Wednesday, December 3, 2014

Is Frugality and Efficicency the New Status Quo in Consumer Behavior?

Frugality: I am powerful, yet I am frugal

The DIY (do it yourself) culture is a phenomenon that has overtaken the ready-to-order and ready-to-purchase behavior. While we used to prefer having things made and sent to us, somewhere along the lines the stamped on labor cost has begun to bother us. This, along with the need to express creative freedom and feel a sense of accomplishment after having completed a manual task has driven individuals to do things themselves. The success of IKEA stores is simply one example, but the flattening frequency of house help in metropolitan cities of third world countries shows how people are looking more towards their own powers and natures to completing given tasks. Frugality can be the other explanation for this, too, as individuals get slightly more sure of what they want, and how they want it. Businesses beware of the increasing know-how of consumers, and the increased pickiness, which unfortunately correlates with the increasing options that consumers face for every product they wish to purchase.

Efficiency: Factors overriding the Experience Element

For some reason, we have lost the ability to enjoy various elements of life on a standalone basis. Efficiency has caught on like a buzzing bug. Why, if you can have a phone that handles email, text messaging, entails a GPS, can play movies and stream television channels, why have a laptop, a mobile phone, a portable GPS, a Blu-ray player and a television? It is the efficiency of one product versus many more, at a reasonable cost advantage and convenience, perhaps. But does it replace the joy of cuddling up in a couch in front of a television with a bowl of popcorn? I’m not saying efficiency is a bad thing, I mean the swiftness of checking in on an airplane (lets ignore the other associated hassles of traveling these days), or the practicality of an all-inclusive printer/scanner/copier are definitely a sign of creative minds at relevant work. However, I think product managers, alongside consumers, have been taking the efficiency element too much out of reach from the human element.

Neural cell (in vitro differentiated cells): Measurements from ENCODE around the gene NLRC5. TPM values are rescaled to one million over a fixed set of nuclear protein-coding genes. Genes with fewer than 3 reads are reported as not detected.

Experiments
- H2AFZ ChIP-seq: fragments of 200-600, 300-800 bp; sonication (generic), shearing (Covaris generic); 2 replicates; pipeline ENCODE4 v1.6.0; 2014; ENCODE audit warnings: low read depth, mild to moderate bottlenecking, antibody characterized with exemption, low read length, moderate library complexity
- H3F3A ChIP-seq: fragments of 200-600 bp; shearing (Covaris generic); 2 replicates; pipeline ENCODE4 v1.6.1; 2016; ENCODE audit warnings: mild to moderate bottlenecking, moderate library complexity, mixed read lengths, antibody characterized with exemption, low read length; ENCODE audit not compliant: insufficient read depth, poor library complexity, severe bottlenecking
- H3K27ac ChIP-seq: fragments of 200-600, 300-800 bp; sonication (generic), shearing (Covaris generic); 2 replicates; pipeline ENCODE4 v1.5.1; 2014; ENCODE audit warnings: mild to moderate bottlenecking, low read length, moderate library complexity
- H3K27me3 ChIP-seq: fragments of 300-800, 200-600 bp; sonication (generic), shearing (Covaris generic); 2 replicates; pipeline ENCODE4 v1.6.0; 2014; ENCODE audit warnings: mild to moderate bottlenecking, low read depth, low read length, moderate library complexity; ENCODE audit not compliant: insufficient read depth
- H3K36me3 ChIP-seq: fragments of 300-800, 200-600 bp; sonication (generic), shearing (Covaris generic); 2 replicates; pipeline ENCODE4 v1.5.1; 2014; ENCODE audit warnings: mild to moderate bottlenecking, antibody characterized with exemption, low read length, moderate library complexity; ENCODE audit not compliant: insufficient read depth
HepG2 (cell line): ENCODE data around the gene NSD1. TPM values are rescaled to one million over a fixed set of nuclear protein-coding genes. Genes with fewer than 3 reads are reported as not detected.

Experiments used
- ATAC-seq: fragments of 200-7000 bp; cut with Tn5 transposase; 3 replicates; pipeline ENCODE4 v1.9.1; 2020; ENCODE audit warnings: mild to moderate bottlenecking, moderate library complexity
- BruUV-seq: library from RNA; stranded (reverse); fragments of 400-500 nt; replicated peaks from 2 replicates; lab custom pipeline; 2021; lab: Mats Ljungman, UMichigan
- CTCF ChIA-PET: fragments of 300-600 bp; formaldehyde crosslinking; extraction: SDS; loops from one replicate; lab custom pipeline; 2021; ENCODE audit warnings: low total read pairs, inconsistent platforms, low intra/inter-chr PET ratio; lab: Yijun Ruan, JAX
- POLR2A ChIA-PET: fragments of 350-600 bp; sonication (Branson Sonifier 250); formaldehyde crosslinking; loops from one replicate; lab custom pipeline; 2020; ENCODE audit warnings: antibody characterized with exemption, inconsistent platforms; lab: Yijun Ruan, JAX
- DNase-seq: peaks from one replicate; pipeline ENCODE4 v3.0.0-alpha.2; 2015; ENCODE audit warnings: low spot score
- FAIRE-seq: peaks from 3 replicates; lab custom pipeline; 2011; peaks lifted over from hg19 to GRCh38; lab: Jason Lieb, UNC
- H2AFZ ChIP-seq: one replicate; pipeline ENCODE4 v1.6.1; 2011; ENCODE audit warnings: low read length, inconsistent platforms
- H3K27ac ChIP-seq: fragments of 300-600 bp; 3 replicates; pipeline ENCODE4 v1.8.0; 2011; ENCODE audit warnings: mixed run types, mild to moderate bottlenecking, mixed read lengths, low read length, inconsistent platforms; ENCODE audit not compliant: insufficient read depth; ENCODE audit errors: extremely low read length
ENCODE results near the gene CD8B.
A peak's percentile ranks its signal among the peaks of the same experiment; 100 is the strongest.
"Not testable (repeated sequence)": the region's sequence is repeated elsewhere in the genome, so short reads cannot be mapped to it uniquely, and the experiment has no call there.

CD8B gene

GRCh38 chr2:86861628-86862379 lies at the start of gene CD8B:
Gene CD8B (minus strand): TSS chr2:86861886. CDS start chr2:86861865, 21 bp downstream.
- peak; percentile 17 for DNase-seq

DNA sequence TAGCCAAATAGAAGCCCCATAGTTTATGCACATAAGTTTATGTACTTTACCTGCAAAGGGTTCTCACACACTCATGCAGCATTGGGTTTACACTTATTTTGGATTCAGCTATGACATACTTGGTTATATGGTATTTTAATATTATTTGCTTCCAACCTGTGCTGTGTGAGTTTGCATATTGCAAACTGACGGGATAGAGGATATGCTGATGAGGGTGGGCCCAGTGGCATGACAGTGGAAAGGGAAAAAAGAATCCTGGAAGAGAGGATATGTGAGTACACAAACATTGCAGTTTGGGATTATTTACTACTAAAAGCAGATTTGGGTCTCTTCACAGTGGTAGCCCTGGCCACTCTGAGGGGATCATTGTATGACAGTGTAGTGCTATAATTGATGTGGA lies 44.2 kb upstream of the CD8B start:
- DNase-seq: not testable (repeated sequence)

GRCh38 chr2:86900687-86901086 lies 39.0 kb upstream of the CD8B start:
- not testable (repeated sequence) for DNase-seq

Frugality again may be the cause here. Why buy six things when one can perform the same task? From an economic standpoint, it’s probably true. From a convenience one, depending on your adaptability to the sensitive touch screen phones, the response will vary. And we all ignore the satisfaction element of it. For when you have a 60 second microwavable meal, not only does the taste and nutrition compromise itself, but one also loses out on the joys of cooking and concocting an ingredient specific dish. Apt brand positioning is thus a requirement.

Sourabh Sharma, Senior Manager and Communication & Social Media Research Expert at SKIM, a boutique marketing research consultancy, has a background in engineering, marketing and finance from the University of Pennsylvania, and the Wharton School and Rotterdam School of Management. Having worked in marketing and product development at L’Oreal, followed by a stint in management consulting, he now passionately enjoys the world of social media, and can be found on every platform with his alias sssourabh. He is a food critic and a fashion writer, and documents these alongside strategy on his blog called 3FS. He may be reached at Follow him on @sssourabh.

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